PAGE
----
Litter nutrient dynamics

Soil nutrients had larger (and more frequent) effects on litter nutrient dynamics than they did on decomposition. Litter decomposing at Thurston and Kauai immobilized N over the course of the experiment, and increasing soil N significantly stimulated this N immobilization (Fig. 4A). At Kauai, this stimulation increased through time. Litter decomposing at Laupahoehoe exhibited a net release of N over time that was unaffected by fertilization with N or P.

Effects of increased soil P on litter P dynamics were more dramatic: at all three sites, the effect of P on litter P content was much greater than the effect of P on mass loss (where one existed). At both Thurston and Kauai, litter decomposing in controls or N treatments changed little in P content through time. However, at Thurston and Kauai, litter decomposing in P and NP treatments had up to twice its initial P content by the end of the experiment (Fig. 4B). At Laupahoehoe, litter P declined over the experiment, but this decline was slightly lessened by fertilization with P.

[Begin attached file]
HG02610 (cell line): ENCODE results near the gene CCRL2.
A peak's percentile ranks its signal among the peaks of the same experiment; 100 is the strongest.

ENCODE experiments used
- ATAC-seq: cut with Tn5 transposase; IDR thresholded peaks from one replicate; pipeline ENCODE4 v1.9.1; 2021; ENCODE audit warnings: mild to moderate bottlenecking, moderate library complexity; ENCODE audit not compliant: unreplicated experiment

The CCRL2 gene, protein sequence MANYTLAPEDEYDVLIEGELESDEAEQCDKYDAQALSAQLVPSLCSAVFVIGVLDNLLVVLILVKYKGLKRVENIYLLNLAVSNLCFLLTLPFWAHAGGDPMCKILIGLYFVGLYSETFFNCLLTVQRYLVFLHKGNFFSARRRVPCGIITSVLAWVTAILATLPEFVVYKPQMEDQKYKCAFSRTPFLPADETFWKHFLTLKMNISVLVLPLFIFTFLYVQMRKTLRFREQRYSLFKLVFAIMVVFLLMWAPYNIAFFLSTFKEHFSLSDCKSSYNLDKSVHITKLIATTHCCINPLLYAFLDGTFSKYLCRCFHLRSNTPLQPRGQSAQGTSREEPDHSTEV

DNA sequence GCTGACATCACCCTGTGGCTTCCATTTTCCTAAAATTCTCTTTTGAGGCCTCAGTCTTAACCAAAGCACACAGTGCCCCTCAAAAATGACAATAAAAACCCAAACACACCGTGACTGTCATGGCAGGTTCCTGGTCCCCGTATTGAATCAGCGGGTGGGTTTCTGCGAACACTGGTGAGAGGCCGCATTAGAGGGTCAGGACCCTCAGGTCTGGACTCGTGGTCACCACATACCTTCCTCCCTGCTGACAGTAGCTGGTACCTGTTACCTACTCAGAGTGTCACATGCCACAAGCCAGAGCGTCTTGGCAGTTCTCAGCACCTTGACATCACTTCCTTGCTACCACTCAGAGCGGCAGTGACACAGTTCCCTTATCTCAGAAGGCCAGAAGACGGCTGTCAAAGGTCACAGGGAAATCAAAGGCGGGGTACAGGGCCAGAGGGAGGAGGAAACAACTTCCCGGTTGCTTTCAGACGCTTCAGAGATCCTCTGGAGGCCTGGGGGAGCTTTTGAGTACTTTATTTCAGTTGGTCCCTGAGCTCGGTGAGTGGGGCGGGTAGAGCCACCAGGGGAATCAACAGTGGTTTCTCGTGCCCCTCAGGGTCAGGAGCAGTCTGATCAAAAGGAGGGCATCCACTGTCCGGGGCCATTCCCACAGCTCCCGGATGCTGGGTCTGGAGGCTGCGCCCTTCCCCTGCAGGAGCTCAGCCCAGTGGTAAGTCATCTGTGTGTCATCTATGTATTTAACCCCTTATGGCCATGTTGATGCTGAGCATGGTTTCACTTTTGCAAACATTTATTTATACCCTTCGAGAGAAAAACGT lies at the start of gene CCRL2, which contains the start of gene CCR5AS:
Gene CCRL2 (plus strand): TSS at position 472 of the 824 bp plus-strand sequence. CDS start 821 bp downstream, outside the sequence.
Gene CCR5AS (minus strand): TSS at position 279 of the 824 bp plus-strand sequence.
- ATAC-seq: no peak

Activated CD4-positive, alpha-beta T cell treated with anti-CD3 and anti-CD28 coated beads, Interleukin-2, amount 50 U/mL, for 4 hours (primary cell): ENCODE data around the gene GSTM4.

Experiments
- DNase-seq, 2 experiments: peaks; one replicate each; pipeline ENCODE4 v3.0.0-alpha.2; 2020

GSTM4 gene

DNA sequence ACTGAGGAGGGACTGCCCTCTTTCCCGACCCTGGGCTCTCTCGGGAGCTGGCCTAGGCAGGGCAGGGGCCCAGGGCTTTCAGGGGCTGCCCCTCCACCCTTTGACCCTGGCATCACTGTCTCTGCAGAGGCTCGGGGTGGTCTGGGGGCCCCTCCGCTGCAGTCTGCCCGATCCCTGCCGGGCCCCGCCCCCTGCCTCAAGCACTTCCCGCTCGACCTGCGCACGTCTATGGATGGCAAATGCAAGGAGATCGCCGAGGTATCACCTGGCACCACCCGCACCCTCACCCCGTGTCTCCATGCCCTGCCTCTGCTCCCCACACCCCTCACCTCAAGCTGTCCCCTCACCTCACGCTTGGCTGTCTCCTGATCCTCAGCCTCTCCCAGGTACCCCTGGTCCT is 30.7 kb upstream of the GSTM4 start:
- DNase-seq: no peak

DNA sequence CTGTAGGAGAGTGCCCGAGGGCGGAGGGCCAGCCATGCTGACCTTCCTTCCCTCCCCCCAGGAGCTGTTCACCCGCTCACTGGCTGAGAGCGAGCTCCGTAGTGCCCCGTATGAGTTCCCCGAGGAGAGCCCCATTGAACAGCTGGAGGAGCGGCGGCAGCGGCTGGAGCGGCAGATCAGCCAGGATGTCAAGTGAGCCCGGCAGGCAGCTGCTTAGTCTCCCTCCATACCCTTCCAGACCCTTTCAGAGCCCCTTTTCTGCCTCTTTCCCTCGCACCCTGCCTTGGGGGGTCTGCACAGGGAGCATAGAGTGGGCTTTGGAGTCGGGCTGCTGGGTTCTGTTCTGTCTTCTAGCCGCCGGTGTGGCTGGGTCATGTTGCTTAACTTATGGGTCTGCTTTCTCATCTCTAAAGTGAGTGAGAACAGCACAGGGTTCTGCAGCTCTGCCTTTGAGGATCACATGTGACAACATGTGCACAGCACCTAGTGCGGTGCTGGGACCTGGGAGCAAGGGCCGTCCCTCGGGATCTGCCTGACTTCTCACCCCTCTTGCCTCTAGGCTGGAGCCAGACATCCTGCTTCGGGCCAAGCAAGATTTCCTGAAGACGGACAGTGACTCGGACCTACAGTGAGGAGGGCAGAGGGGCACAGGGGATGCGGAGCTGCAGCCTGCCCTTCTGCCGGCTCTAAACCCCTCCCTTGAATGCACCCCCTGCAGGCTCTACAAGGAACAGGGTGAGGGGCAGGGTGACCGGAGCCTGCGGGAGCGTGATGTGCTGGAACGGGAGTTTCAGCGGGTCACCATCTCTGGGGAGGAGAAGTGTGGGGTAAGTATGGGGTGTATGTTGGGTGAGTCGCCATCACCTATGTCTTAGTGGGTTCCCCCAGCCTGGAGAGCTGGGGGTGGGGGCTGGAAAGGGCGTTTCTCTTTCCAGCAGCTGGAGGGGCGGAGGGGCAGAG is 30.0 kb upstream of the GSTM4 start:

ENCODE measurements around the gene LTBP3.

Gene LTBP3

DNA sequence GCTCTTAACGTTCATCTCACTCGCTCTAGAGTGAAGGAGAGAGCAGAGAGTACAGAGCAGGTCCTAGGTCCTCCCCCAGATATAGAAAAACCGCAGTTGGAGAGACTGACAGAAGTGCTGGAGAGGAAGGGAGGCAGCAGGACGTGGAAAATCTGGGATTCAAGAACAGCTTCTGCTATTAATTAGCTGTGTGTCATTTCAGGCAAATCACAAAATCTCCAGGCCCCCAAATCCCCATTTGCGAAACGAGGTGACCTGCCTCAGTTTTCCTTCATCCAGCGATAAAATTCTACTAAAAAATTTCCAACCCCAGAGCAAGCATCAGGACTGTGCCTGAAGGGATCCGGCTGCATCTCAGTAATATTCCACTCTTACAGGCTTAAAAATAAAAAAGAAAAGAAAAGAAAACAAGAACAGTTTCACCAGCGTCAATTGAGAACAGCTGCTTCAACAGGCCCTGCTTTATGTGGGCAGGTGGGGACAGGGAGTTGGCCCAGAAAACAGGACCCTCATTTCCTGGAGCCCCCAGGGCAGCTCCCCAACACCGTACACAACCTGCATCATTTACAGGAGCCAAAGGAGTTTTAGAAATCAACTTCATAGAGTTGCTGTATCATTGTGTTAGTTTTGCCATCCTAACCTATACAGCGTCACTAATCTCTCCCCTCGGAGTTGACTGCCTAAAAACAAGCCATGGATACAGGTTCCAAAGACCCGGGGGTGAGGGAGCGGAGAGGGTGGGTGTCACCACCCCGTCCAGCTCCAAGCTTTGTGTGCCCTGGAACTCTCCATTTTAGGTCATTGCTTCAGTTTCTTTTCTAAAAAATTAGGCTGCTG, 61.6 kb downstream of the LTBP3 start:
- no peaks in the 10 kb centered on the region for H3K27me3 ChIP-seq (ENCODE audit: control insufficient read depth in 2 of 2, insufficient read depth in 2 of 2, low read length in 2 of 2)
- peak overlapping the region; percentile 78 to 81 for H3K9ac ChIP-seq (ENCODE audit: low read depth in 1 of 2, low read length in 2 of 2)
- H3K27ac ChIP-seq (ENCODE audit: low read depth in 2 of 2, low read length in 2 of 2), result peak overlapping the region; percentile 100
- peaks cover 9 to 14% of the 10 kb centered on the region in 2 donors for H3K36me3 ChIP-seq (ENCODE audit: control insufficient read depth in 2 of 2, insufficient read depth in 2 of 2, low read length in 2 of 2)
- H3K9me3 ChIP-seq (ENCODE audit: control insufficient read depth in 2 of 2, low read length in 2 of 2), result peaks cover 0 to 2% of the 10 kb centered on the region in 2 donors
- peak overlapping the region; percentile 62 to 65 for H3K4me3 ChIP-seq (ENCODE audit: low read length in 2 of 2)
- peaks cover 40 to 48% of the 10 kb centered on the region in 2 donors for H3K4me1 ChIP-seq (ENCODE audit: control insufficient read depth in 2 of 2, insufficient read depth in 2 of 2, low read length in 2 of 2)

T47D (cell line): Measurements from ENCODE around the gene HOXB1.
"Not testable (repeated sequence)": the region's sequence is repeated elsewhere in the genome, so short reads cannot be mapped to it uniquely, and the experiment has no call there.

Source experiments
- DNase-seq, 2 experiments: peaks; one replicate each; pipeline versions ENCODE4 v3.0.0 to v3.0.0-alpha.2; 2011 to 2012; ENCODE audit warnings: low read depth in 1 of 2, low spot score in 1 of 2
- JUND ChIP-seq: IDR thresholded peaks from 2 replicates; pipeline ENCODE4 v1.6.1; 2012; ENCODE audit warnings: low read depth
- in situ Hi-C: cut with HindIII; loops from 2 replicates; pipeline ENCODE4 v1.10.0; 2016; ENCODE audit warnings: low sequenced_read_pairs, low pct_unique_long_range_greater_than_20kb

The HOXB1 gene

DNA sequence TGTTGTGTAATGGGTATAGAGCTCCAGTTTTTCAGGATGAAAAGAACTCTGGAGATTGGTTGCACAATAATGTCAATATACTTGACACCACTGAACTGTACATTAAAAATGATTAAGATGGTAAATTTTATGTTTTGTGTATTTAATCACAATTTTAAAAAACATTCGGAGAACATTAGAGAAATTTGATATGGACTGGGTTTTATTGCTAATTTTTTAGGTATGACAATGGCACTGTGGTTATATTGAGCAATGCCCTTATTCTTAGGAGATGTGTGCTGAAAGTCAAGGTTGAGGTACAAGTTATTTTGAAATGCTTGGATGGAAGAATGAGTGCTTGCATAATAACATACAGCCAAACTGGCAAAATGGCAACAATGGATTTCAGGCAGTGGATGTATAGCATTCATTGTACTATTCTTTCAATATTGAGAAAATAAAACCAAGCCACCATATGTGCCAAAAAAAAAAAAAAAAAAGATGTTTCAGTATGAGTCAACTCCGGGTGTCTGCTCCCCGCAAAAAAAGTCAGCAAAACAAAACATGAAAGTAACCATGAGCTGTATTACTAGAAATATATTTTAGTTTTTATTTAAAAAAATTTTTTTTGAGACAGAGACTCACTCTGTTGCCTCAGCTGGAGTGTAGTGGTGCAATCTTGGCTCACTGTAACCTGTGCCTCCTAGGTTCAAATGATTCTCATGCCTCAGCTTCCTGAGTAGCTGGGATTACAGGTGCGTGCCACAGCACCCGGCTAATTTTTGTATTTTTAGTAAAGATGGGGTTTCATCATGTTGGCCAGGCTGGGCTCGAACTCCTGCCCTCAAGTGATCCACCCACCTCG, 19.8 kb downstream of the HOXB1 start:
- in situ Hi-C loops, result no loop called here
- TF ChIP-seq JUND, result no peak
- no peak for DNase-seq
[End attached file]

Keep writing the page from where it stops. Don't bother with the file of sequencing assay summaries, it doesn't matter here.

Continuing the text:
Whether litter was produced in fertilized treatments had little effect on litter N dynamics (Fig. 5A). However, litter produced at Laupahoehoe had substantially different litter N dynamics than did native litter at Thurston and Kauai. While native litter immobilized N at both of these sites, litter from Laupahoehoe exhibited a net decline in litter N content by the end of the experiment, presumably because of its high initial N concentrations.